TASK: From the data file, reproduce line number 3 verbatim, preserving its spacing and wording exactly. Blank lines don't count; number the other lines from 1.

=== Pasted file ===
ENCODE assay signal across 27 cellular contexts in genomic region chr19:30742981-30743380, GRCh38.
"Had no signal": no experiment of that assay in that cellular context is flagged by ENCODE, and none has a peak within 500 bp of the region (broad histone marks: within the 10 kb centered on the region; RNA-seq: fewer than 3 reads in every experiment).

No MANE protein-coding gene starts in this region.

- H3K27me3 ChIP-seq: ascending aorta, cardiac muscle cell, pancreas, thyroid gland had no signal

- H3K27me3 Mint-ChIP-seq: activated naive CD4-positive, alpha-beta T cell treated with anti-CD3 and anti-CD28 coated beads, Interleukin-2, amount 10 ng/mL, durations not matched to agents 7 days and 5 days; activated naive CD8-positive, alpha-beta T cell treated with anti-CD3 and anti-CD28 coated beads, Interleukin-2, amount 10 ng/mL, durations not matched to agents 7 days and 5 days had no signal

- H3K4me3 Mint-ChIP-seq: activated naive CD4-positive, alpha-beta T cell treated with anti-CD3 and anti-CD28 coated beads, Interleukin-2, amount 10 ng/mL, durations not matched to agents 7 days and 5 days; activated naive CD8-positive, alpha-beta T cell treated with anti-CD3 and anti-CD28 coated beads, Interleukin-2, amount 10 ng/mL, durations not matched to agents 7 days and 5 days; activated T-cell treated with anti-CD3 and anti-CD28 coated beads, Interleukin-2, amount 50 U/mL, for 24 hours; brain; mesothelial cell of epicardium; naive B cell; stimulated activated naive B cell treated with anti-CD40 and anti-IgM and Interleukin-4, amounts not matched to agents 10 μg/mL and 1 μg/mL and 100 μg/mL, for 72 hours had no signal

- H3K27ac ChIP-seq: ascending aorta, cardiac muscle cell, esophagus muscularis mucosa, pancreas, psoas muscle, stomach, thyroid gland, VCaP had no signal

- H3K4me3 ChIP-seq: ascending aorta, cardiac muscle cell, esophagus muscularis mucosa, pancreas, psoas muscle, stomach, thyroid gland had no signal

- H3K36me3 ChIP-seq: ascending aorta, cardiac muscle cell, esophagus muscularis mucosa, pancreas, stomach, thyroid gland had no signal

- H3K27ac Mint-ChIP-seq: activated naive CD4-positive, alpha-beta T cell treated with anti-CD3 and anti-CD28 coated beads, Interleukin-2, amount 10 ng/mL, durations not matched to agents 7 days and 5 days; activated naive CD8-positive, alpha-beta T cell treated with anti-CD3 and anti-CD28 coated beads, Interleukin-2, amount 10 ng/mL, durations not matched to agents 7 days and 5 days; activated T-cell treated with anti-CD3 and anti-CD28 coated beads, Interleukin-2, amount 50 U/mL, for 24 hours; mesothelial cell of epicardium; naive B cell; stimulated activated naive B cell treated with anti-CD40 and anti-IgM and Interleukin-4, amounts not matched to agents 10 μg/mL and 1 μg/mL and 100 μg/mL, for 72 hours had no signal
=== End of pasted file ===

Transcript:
No MANE protein-coding gene starts in this region.